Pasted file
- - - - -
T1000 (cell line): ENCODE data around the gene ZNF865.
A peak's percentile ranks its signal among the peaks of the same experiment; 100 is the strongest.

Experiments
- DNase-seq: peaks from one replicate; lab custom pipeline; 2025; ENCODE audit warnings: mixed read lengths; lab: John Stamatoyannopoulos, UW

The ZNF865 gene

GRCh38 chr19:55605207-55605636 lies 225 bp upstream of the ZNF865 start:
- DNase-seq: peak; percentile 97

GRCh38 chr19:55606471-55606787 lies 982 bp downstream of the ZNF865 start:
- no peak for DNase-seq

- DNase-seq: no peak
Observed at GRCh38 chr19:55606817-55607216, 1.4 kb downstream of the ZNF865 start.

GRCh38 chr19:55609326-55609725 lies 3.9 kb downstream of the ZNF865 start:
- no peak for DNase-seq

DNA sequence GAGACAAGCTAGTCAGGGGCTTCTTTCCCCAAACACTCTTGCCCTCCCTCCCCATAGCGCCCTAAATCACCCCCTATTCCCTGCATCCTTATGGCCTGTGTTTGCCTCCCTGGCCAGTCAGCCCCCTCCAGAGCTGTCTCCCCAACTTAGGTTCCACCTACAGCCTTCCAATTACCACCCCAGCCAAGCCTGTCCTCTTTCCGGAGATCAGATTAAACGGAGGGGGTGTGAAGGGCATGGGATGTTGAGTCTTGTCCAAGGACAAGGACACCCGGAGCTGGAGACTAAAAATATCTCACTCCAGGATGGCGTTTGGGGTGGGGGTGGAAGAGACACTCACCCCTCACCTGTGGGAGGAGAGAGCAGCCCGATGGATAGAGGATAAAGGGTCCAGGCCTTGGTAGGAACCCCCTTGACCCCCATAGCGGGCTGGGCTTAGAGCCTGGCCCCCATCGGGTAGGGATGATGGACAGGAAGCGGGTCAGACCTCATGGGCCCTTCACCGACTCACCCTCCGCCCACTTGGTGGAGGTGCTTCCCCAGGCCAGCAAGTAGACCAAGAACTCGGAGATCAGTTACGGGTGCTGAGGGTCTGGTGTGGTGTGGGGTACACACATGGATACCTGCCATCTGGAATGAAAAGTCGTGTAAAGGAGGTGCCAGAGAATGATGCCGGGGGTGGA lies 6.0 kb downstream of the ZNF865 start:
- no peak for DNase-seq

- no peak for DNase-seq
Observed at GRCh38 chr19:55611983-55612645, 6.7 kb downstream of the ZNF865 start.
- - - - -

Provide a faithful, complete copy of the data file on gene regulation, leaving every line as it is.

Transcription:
T1000 (cell line): ENCODE data around the gene ZNF865.
A peak's percentile ranks its signal among the peaks of the same experiment; 100 is the strongest.

Experiments
- DNase-seq: peaks from one replicate; lab custom pipeline; 2025; ENCODE audit warnings: mixed read lengths; lab: John Stamatoyannopoulos, UW

The ZNF865 gene

GRCh38 chr19:55605207-55605636 lies 225 bp upstream of the ZNF865 start:
- DNase-seq: peak; percentile 97

GRCh38 chr19:55606471-55606787 lies 982 bp downstream of the ZNF865 start:
- no peak for DNase-seq

- DNase-seq: no peak
Observed at GRCh38 chr19:55606817-55607216, 1.4 kb downstream of the ZNF865 start.

GRCh38 chr19:55609326-55609725 lies 3.9 kb downstream of the ZNF865 start:
- no peak for DNase-seq

DNA sequence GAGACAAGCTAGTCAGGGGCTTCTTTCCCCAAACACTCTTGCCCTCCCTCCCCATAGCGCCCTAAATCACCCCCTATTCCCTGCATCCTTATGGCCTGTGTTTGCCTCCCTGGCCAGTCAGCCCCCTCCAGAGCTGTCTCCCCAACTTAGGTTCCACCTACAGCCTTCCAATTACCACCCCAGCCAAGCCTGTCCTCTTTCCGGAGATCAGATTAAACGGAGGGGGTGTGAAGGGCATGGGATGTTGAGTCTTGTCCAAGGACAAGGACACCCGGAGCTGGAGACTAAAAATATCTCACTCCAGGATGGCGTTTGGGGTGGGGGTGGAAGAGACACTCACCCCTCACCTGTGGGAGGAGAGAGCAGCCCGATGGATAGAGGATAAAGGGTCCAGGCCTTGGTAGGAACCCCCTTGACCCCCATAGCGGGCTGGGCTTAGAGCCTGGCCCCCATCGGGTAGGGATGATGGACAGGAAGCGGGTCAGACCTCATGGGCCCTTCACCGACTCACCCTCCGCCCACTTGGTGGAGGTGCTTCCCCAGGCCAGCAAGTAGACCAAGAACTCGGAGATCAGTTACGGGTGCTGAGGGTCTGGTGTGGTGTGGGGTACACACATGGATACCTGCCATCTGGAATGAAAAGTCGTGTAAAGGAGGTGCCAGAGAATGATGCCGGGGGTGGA lies 6.0 kb downstream of the ZNF865 start:
- no peak for DNase-seq

- no peak for DNase-seq
Observed at GRCh38 chr19:55611983-55612645, 6.7 kb downstream of the ZNF865 start.